People’s concept of fertility during history, as one of the significant goals of creation, has transformed into a social expectation and is a pivotal factor in explaining and evaluating the status of individuals in the society. Through a survey on the history of civilizations and different societies, it reveals that the great portion of mythology, religion, rituals and traditions (cultural norms), literature and art which are reflexives of values and cultural norms in particular societies, is allocated to concepts and symbols of reproduction and childbearing (2). Such a huge volume and range of works and cultural beliefs about fertility in all parts of the world unfold the significance and status of childbearing and reproduction as the permanent human desire for survival and immortality (3). For most individuals, the concept of family is formed by the birth of children.
Instinctive, emotional and social needs of individuals after marriage propel couples to have children.  In human mind and instinct, the concept of evolution and immortality is intermingled with reproductive power and childbearing and thereby, the biological, psychological, and social success in life is contingent upon reproductive power of individuals and the fulfilment of societies’ expectations (4).
In terms of demographics, the fertility and childbearing is also a remarkable phenomenon among the four main events of life. Childbearing, like other human phenomena, has multiple cultural, social, economic and political dimensions. Hence, in very long historical processes, its place and value has undergone several changes. In this study, an attempt was made to scrutinize the significance of fertility and childbearing in the light of social and economic developments.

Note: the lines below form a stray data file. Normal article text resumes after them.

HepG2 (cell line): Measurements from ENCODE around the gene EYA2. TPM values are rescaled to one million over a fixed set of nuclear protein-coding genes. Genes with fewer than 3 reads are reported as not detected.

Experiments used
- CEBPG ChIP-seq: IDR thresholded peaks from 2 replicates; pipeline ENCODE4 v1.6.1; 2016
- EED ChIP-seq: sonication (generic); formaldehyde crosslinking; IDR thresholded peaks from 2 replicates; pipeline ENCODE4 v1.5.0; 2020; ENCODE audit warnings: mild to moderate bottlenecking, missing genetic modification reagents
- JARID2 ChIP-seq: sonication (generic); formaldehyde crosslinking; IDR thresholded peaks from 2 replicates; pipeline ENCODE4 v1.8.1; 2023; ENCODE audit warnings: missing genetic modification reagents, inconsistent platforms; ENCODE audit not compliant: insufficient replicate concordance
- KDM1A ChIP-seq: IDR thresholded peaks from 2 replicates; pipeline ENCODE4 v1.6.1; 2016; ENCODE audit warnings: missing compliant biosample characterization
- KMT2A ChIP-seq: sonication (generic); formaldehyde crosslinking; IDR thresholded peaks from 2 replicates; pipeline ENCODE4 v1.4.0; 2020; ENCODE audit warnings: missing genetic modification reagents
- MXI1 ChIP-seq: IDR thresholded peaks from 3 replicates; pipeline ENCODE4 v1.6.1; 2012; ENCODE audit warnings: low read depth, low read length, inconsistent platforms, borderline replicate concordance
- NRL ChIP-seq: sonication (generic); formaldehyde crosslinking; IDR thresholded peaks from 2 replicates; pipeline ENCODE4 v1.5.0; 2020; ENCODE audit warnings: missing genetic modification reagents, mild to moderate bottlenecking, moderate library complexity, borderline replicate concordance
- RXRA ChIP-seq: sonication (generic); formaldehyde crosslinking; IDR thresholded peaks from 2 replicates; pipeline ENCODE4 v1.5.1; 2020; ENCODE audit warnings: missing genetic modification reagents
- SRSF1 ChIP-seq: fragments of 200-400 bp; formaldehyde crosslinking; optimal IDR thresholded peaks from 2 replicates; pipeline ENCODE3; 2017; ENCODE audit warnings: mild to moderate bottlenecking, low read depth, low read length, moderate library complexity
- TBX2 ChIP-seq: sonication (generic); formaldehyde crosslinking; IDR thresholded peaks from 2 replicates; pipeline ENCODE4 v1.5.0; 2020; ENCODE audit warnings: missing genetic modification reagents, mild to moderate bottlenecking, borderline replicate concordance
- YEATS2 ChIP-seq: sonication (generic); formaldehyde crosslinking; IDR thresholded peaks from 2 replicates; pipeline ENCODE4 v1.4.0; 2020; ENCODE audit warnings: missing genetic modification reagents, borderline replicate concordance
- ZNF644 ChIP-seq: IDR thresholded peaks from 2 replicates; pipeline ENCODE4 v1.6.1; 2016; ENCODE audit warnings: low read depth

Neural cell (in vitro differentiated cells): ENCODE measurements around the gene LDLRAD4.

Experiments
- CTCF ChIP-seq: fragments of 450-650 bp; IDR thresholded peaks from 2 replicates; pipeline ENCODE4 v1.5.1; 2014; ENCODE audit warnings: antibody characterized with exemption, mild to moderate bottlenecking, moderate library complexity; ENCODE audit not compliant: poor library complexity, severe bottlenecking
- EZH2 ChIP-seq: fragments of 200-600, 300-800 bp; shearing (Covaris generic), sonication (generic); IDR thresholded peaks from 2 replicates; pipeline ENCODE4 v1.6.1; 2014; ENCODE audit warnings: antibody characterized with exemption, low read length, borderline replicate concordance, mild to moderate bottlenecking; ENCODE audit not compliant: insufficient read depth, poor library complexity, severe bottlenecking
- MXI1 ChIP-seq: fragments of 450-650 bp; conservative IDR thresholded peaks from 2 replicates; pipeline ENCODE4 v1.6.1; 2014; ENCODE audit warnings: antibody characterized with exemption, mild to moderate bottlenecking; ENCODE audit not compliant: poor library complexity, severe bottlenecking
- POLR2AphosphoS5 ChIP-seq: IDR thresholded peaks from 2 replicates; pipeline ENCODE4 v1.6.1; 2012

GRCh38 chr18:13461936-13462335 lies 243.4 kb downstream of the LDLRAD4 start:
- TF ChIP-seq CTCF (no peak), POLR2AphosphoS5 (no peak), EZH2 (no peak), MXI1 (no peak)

1. The concept of family, fertility and childbearing in history: Throughout history, the family functions have been inextricably bound with the living and generally economy, the production, distribution and consumption. During hunting and fishing period, families were homogenous and extended. A lot of people (40-50) lived under the same roof and consumed collected food resources and the prey and their sex relationships were defined. In agricultural societies, economic activity leads to greater productivity and the emergence of extended families. In this period, with an increase in the number of family members, more fields are cultivated and the harvest is plentiful (5). In this course, individual families were formed and through the change in type of work, men and women took responsibilities for the economic roles. In addition, in this period, women were responsible for childbearing. However, in industrial period, the role of human beings as the main workforce in the economic turned out to be negligible and families became more limited with fewer children (6). In modern and postmodern era, part of the social promotion of the family is investing for the future generations. Higher levels of fixed income in families with two children in comparison to families with more children provide better recreation, nutrition and educational facilities, and ultimately results in better nurture of children. In fact, the transition from an agriculture-based economy to an industry-based economy with a complex nature based on modern services and the importance of the level of expertise of human as working resources were the impetus to alter the priorities. Therefore, the significance in number of children was replaced by the quality of their nurturing and the necessary skills and information required for each individual to work efficiently in the labor market.